Posts tagged ‘italian wines’
Beyond Barolo and Brunello: Italy’s Most Distinctive Wines, my first book on Italian wines has been published.
I wrote this book to share my knowledge and insight of Italian wines after more than 50 trips to Italian wine regions over the past 12 years (I returned yesterday from my 56th trip). Too often people have the idea that Italian wine is limited to a few world-famous reds, such as Amarone, Barolo and Brunello. I have certainly included those wines in this book, as they are classics, but the focus of this book is on the great examples of everyday wines that truly represent the Italian wine scene.
Thus, I have written about excellent examples of wines such as Soave, Gavi, Dolcetto, Chianti Classico, Verdicchio and Taurasi to name only a few. I have written about beautiful wines from every region in Italy, ranging from sparkling wine from Valle d’Aosta in the far northwestern reaches of Italy to Passito di Pantelleria, the marvelous dessert wine from a tiny island just south of Sicily.
I’ll keep this post short. If you love Italian wines or need to know more about this subject (who doesn’t?), then I think my book is meant for you.
Like many of you, I’m counting on the number 13 – 2013 – to be a lucky number for me. As I’m someone who believes that you make your own luck, I’m brimming with confidence these days, as my first book on Italian wines (front and back cover above) is about to be released in a matter of weeks.
This is my testament to the greatness of the Italian wine scene, as I write about more than 500 wines from 460 producers from every corner of the country. Yes, I discuss the famous reds, such as Barolo, Brunello and Amarone, but I devote a lot of text to great examples of everyday wines such as Soave, Gavi, Dolcetto, Nero d’Avola, Verdicchio and hundreds of other wines. Too often these wines are forgotten in today’s wine world, one in which too many people spend too much time waxing poetically about the most famous – and often, most expensive – wines, most of which are red.
After 54 trips to wine regions throughout Italy, I believed it was time to write such a book and honor the growers and producers of wines from Abruzzo, Campania, Alto Adige, Friuli, Umbria and every other region for their contributions to the wine scene. If Italian wines are to remain successful in today’s market, it has to be because of their uniqueness and not their similarities to wines from other countries. Thank goodness that growers in Campania continue to work with Greco, Fiano, Aglianico and Piedirosso and how wonderful to know that producers in Friuli constantly strive to refine their versions of Friulano and Ribolla Gialla. And yes, isn’t it a delight to experience red wines from Piemonte such as Gattinara, Ghemme and Dolcetto?
I’ll let everyone know on this blog when the book is available for sale (it can be purchased at amazon.com). Time will tell how successful this book will be in terms of sales, but I’m happy knowing that my labor of love will help others – at least in some small fashion – to learn about the amazing world of Italian wines!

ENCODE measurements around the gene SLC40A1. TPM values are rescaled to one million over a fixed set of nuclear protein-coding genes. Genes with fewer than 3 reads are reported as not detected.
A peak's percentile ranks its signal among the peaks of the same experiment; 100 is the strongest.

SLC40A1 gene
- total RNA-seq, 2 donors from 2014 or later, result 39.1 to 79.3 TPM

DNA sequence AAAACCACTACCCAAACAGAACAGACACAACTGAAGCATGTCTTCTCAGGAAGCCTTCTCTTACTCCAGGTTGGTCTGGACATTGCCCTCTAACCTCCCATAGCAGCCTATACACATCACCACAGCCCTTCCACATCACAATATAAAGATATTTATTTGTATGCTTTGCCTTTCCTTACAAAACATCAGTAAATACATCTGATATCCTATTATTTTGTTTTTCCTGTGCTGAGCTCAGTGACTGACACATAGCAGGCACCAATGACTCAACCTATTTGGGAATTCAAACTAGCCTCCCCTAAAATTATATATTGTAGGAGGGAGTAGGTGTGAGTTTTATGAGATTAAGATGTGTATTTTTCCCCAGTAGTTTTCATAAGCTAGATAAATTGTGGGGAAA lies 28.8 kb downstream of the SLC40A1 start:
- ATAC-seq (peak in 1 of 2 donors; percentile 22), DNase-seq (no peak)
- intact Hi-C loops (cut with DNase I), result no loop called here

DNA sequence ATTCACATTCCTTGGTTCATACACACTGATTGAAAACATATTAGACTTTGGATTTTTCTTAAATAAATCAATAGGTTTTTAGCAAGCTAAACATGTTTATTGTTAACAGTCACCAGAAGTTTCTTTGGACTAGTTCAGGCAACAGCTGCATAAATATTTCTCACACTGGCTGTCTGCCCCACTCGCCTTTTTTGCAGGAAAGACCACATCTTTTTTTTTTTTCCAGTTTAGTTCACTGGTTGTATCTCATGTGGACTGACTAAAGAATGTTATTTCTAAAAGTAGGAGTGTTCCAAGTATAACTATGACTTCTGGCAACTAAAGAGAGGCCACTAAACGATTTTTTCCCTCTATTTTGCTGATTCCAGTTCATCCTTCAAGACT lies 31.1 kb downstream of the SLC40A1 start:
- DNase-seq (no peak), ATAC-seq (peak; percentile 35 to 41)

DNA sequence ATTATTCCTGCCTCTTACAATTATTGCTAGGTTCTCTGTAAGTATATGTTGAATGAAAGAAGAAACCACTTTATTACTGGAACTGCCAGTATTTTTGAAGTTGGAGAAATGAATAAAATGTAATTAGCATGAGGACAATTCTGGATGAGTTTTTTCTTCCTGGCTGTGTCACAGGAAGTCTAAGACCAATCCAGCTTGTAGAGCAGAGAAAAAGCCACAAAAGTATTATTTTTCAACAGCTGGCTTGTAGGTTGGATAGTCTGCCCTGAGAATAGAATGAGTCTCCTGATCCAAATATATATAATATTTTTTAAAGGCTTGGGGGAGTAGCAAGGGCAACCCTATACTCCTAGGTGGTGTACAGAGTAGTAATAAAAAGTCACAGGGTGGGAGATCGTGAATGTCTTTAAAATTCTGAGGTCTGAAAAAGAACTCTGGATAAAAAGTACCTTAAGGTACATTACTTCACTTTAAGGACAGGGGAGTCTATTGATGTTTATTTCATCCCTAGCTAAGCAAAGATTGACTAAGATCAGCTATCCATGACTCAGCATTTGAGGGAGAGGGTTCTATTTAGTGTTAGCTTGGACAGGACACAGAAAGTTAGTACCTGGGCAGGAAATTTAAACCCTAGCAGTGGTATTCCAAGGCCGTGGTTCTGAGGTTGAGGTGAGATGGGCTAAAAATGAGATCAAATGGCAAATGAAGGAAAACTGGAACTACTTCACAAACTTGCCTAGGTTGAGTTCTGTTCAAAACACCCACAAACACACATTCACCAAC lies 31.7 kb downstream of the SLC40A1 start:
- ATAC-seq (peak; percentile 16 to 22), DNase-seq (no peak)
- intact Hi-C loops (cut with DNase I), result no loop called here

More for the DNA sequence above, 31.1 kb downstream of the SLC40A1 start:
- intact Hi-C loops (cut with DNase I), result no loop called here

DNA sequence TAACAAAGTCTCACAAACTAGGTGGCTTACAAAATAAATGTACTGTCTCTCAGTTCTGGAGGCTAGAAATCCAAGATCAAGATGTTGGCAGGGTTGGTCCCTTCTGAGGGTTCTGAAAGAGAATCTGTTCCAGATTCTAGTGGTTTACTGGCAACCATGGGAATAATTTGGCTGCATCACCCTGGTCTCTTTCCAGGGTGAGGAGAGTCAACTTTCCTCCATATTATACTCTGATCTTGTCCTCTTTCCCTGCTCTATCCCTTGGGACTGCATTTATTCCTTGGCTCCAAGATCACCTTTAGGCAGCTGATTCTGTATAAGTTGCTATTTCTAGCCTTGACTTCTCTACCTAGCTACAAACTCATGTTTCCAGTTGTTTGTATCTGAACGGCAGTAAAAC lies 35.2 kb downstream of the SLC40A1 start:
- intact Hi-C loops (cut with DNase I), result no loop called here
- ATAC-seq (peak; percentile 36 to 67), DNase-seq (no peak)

Beyond Barolo and Brunello: Italy’s Most Distinctive Wines by Tom Hyland
P.S. 2012 wrapped up on a pretty good note for me, at least blog-wise. I had over 10,000 hits in a single month for the first time ever in December. I’m sure there are numerous wine blogs out there that get a lot more views than that, but I think for a single topic blog such as this, these figures are pretty good!
Thanks to everyone who checked in during December and the entire year!
Red variety of Friuli with harsh tannins that inspired its unique name, translated as “cutting the tongue.”
Red variety of Trentino with deep color, ripe berrry fruit and good acidity.
High acid white variety of Piemonte. Often used in the production of grappa, though a few producers – most notably Massa – make an excellent dry version.
White variety planted throughout much of Italy; generally a blender with modest aromatics and high acidity. Trebbiano di Soave is one of the most highly regarded subvarieties.
Uva di Troia
Also known as Nero di Troia. Excellent red variety found in northern Puglia. Moderate tannins, good acidity and cherry, berry fruit. The principal red variety of Castel del Monte DOC.
White variety of Marche. Generally aged in stainless steel, though a few producers age in oak. Many versions are light with pleasant pear and apple fruit; there are some excellent bottlings that offer more fruit intensity and spice.
White variety of Friuli, primarily in the Colli Orientali DOC. Used to produce a dry white, but also a famous sweet white named Ramondolo. Apricot and pear flavors with lively acidity.
White variety grown in Sardegna, Liguria and the coast of Tuscany (especially in Bolgheri). Very high acidity with flavors of pear, lime and pine and often notes of sea salt with a distinct minerality.
Two distinct examples: Vernaccia di San Gimignano is a refreshing, dry white wiht moderate acidity made as a light, dry white. Vernaccia di Oristano is a sweeter white from Sardegna that is sherry-like.
White from Veneto made as a lush, apricot and honeyed dessert wine called Torcolato.
Name for Moscato in Sicilia; the word is Arabic for “raisin.” Used in the production of Passito di Pantelleria. Honey, apricot and marzipan flavors.